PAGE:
- Michelle Kapler, acupuncturist
 

"When it comes to colds and flus, regular whole body movement is your first line of defence. As an osteopath I view the body through a mechanical lens - how are things aligned, and how are they moving? Not only bones and muscles, but fascia and fluids too. For a healthy immune system, lymphatic fluid has to move freely to fight off invaders. There’s no pump; it relies on muscle contractions to help it circulate.

Since there are large clusters of lymph nodes in your armpits and groin, the swing of your arms and legs while walking is the perfect stimulation. Active breathing gets your diaphragm (a major muscle!) and intercostal (between the rib) muscles working too. More oxygen, better waste product elimination, plus more power if you need to cough.

Here’s an easy way to practice active breathing:

  • Tie a stretchy band or pair of tights around your ribcage at mid-lower chest level.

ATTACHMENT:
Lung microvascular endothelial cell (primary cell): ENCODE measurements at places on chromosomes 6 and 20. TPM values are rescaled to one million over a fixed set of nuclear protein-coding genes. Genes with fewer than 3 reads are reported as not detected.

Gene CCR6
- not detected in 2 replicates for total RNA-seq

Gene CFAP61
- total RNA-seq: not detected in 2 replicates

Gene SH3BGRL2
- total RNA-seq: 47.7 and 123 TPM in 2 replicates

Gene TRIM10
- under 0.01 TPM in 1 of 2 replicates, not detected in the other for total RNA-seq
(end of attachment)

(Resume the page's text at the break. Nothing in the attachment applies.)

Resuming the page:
• Stand in alignment with feet pelvis width and hips over your heels with butt untucked. Or sit with weight on your sit bones. Allow the front of your ribcage to relax down.
  • Breathe in, expanding the sides and back of your ribcage into the resistance of the band. Pause, then exhale fully.
  • Continue for 5 – 10 breaths. If you feel dizzy or faint stop – you’re overdoing it!

For best results, repeat frequently throughout the day. It's simple, but effective."
- Janet Walker, manual osteopathic practitioner

So what about you? How do you care for yourself when you're sick?
Please share with us in the comments.

Do you have a burning question related to baby-growing that you'd like to ask a bunch of experts all at once? Ask away! Or you'd like to do so more anonymously, send it in an email with "Village Voices" in the subject line.

 

Meet Janet Walker, Osteopathic Manual Practitioner and Restorative Exercise Specialist

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NAME: JANET WALKER
WORKSHOP: TRIMESTER 1 STREAM: ALIGNMENT FOR PREGNANCY, BIRTH & BEYOND